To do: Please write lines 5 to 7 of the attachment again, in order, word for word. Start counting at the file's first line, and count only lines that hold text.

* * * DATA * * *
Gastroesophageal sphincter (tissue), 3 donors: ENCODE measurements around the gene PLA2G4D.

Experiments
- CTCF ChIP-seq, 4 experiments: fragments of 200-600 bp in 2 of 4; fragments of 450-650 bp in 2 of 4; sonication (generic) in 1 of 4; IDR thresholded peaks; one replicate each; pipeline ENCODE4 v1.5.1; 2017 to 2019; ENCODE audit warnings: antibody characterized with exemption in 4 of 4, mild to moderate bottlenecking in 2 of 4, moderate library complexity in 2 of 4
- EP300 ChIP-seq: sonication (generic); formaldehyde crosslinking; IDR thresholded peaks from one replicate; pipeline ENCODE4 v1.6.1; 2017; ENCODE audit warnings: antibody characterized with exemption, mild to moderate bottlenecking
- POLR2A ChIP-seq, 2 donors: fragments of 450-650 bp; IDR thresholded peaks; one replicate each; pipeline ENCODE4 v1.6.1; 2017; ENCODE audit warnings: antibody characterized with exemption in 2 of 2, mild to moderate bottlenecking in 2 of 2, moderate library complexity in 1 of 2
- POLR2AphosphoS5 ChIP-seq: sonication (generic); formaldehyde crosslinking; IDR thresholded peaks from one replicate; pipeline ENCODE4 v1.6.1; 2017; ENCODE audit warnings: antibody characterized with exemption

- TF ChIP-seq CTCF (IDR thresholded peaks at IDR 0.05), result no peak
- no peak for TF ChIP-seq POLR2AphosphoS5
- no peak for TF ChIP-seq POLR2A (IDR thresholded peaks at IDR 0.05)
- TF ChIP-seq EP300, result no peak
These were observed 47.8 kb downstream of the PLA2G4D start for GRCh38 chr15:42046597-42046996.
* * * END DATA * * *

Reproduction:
- POLR2A ChIP-seq, 2 donors: fragments of 450-650 bp; IDR thresholded peaks; one replicate each; pipeline ENCODE4 v1.6.1; 2017; ENCODE audit warnings: antibody characterized with exemption in 2 of 2, mild to moderate bottlenecking in 2 of 2, moderate library complexity in 1 of 2
- POLR2AphosphoS5 ChIP-seq: sonication (generic); formaldehyde crosslinking; IDR thresholded peaks from one replicate; pipeline ENCODE4 v1.6.1; 2017; ENCODE audit warnings: antibody characterized with exemption

- TF ChIP-seq CTCF (IDR thresholded peaks at IDR 0.05), result no peak